Humans inhabiting the Old World and New World share a wide variety of pathogens. Processes that result in the disjunct biogeographic distribution of pathogens with common vertebrate reservoirs or vectors are more difficult to unravel than those influencing the distribution of infections spread only through human-to-human transmission. The origins of species and complexes of tick-borne bacteria are unclear. The agent of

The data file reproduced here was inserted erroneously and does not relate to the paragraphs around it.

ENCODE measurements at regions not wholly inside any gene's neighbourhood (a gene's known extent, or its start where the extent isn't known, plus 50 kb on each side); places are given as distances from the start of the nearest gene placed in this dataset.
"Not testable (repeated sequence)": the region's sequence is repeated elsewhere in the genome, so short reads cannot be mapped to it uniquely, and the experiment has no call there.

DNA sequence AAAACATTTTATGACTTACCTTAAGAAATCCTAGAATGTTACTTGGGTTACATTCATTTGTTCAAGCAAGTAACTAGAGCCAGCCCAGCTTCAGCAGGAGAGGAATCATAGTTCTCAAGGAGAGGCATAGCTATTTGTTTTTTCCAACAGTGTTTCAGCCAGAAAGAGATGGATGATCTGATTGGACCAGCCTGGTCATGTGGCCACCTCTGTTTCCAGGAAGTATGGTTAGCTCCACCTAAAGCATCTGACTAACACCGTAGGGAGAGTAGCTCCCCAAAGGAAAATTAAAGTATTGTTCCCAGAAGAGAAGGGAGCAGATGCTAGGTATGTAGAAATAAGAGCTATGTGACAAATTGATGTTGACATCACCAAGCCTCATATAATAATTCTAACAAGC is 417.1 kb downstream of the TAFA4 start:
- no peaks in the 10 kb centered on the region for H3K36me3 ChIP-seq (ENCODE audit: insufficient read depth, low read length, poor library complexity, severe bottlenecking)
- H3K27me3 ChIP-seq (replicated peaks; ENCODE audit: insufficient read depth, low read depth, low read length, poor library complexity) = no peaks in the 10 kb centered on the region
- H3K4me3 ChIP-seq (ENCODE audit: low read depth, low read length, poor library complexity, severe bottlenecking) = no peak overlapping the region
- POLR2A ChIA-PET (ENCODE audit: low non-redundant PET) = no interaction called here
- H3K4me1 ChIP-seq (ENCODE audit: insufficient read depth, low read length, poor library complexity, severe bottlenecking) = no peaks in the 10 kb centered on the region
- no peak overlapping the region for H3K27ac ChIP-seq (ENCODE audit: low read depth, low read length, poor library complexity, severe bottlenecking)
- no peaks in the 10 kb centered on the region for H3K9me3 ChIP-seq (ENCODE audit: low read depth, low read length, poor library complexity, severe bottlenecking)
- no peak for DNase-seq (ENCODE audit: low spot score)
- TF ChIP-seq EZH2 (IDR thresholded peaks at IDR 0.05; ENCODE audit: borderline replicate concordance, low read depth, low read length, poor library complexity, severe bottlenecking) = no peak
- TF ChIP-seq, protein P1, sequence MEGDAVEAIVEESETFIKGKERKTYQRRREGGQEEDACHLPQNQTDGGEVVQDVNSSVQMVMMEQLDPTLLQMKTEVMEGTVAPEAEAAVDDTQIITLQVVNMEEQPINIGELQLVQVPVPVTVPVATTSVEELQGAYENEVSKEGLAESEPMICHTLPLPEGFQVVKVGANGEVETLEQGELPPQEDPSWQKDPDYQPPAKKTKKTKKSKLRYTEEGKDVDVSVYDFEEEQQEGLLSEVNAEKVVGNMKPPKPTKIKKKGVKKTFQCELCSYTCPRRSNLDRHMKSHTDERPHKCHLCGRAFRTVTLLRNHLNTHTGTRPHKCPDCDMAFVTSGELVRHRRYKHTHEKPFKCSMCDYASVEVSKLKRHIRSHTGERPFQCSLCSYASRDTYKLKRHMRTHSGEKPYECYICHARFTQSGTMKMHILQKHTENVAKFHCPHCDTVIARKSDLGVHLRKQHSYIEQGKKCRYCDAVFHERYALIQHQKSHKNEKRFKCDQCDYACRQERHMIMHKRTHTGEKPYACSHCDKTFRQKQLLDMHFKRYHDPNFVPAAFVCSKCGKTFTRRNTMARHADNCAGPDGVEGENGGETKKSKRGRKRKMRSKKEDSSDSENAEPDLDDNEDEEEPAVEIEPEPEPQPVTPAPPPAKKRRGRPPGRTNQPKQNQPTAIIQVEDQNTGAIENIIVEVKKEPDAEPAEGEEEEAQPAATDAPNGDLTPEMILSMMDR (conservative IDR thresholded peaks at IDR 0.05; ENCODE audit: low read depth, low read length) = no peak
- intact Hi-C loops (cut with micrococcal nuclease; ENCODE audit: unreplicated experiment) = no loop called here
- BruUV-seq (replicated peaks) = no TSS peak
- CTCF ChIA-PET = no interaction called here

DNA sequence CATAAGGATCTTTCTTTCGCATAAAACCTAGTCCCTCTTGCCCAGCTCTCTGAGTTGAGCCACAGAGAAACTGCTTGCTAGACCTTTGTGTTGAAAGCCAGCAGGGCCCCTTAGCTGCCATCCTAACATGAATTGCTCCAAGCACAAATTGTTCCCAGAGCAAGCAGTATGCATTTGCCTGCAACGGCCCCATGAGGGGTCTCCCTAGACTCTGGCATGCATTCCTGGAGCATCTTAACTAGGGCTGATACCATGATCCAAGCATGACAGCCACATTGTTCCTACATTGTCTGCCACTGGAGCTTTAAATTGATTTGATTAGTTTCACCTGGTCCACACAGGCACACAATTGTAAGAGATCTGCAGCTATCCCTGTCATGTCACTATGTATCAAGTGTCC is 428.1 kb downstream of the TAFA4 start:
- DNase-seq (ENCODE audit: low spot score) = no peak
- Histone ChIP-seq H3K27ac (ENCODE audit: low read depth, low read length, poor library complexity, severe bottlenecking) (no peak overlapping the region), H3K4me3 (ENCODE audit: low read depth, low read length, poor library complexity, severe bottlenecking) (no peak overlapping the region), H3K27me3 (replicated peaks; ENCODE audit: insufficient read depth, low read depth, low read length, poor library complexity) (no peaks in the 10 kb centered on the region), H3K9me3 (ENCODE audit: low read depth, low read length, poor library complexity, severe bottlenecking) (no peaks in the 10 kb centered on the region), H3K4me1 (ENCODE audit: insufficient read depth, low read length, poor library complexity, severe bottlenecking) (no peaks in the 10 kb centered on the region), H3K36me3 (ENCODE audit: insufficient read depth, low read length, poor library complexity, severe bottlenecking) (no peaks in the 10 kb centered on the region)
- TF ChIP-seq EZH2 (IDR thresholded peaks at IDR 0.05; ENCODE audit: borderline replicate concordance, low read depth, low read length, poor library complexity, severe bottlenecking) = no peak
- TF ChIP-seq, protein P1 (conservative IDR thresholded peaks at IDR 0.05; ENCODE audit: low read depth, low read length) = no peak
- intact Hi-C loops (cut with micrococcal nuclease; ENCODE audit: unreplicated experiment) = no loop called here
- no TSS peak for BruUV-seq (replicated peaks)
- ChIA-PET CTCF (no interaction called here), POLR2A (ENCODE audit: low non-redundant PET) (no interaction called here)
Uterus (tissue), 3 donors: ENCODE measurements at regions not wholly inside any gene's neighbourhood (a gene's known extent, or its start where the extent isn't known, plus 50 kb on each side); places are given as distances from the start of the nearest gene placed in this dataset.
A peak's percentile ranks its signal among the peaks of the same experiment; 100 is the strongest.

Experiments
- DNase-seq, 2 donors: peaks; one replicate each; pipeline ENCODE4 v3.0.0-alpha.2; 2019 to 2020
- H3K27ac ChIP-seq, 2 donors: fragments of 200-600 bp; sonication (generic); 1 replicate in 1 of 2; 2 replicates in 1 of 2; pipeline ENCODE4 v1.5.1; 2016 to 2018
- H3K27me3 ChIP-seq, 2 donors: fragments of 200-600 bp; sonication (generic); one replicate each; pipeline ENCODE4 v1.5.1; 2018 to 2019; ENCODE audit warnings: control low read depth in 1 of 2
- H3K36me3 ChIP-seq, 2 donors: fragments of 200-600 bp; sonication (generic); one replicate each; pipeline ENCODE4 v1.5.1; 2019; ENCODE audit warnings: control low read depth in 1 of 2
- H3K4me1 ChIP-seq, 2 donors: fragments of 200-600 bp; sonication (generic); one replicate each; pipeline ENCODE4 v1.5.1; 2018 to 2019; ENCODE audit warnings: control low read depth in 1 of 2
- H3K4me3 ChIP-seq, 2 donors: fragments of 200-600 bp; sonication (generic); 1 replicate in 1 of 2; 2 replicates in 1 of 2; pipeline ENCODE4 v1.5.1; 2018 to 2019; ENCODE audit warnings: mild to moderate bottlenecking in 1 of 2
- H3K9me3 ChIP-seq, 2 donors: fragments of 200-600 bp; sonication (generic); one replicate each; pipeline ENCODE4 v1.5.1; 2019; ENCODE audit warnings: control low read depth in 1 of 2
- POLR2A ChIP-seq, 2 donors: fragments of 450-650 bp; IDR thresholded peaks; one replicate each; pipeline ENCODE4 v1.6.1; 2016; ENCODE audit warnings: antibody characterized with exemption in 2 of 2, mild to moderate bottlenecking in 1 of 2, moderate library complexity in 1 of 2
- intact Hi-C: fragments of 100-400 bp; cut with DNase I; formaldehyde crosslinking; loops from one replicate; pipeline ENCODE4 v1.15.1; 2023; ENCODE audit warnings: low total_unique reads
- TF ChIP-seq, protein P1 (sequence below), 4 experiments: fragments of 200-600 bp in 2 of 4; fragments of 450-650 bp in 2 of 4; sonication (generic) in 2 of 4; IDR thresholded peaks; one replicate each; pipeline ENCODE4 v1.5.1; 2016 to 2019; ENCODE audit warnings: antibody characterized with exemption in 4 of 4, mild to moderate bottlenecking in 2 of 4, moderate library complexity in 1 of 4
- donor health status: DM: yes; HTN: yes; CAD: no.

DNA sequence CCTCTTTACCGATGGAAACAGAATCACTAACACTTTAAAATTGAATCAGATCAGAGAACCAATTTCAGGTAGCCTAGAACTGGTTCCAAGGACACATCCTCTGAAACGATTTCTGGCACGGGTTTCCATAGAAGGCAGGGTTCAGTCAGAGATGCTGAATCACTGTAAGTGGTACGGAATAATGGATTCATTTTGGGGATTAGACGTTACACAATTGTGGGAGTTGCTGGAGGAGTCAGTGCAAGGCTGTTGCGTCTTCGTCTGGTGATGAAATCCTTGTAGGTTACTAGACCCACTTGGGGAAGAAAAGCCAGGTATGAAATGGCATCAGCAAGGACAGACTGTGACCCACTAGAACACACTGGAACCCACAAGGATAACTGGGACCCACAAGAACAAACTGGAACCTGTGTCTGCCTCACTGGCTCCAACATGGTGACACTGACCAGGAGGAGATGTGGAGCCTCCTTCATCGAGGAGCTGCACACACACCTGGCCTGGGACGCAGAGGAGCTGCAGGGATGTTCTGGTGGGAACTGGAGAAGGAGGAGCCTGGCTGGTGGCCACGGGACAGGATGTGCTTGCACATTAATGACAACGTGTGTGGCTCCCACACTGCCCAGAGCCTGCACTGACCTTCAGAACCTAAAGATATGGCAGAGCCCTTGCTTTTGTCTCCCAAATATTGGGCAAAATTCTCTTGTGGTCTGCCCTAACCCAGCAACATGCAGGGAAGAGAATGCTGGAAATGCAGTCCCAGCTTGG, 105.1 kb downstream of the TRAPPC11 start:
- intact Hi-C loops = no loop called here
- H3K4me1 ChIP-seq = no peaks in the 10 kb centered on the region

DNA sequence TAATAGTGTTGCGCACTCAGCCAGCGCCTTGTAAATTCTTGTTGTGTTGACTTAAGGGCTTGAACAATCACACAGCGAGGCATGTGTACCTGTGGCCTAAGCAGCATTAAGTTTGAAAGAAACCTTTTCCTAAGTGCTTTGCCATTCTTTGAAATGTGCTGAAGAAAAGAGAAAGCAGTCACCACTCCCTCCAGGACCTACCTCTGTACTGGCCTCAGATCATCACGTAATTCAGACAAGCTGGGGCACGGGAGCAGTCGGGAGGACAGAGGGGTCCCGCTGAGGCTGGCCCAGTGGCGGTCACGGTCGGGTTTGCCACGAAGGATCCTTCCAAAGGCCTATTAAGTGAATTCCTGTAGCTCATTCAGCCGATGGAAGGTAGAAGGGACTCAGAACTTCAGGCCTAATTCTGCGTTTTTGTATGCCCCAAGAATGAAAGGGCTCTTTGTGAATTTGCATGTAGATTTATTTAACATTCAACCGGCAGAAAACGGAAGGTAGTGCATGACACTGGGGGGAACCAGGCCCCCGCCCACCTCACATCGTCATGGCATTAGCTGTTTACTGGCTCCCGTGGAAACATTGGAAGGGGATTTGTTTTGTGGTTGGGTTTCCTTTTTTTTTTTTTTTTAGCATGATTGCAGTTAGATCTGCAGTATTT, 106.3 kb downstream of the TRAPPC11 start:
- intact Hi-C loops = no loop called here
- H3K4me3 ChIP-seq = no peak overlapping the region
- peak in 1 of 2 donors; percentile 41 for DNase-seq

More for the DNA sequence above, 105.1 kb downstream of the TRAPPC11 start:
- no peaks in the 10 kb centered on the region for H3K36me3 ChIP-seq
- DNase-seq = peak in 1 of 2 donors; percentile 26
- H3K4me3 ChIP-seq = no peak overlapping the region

Lyme borreliosis may have speciated in the New World following geographical isolation of ticks harboring ancestral spirochetes; the subsequent spread to Europe of B. burgdorferi sensu stricto may have occurred within historical times. Other tick-borne agents, such as the ehrlichiae causing human granulocytic ehrlichiosis, are genetically very similar in the Old World and New World. As the taxonomic distinctions among these related agents of human and veterinary importance appear increasingly blurred, the processes leading to the current discontinuous geographic distributions will also become the source of continuing speculation. Accumulating data suggest an Old World origin for a group of bacteria that include B. elizabethae, a human pathogen first identified from the New World. The potential public health significance of these newly described organisms is undefined, but of international interest as their vertebrate reservoir has been introduced throughout the world.